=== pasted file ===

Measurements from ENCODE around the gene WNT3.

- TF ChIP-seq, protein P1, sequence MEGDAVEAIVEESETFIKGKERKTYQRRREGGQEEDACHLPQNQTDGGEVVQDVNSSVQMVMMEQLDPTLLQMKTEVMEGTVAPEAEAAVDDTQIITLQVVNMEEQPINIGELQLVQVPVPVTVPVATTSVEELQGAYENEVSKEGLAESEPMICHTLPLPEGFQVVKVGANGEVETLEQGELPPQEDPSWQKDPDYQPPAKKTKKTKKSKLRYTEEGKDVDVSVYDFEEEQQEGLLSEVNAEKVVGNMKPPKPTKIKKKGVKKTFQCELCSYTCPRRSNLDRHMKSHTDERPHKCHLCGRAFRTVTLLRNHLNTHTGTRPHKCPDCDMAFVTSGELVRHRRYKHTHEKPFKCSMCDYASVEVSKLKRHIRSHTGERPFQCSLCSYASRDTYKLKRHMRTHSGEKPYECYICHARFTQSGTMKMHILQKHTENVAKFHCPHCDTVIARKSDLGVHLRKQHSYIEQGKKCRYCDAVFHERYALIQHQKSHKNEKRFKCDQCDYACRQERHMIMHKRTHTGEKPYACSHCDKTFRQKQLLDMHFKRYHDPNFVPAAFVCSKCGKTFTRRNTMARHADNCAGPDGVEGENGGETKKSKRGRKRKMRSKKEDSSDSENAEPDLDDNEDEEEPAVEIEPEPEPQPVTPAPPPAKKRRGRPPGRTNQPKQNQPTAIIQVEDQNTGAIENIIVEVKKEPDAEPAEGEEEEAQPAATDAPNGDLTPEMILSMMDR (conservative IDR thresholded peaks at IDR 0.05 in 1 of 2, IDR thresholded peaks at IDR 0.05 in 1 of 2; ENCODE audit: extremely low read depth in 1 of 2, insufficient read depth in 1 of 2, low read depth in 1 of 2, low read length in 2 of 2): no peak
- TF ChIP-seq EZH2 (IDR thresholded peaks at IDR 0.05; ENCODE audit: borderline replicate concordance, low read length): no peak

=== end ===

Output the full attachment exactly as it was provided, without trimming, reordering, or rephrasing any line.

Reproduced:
Measurements from ENCODE around the gene WNT3.

- TF ChIP-seq, protein P1, sequence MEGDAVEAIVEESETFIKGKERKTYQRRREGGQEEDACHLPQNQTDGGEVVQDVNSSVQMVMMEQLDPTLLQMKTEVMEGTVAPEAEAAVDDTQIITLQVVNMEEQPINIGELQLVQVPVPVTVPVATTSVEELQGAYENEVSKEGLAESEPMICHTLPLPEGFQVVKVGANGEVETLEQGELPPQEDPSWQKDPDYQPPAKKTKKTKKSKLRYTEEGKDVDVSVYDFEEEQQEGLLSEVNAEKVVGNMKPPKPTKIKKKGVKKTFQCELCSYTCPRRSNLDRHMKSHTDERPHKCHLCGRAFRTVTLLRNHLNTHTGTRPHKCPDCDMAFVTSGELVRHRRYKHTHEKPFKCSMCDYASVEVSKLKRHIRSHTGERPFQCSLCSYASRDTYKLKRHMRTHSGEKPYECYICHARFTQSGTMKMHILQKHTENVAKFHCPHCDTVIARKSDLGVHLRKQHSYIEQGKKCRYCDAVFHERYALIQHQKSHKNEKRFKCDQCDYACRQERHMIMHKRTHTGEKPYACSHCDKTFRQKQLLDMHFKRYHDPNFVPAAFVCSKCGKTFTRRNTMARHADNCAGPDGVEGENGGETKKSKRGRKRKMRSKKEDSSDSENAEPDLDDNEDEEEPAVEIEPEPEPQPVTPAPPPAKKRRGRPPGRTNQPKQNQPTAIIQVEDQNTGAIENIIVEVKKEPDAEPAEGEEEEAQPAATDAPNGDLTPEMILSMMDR (conservative IDR thresholded peaks at IDR 0.05 in 1 of 2, IDR thresholded peaks at IDR 0.05 in 1 of 2; ENCODE audit: extremely low read depth in 1 of 2, insufficient read depth in 1 of 2, low read depth in 1 of 2, low read length in 2 of 2): no peak
- TF ChIP-seq EZH2 (IDR thresholded peaks at IDR 0.05; ENCODE audit: borderline replicate concordance, low read length): no peak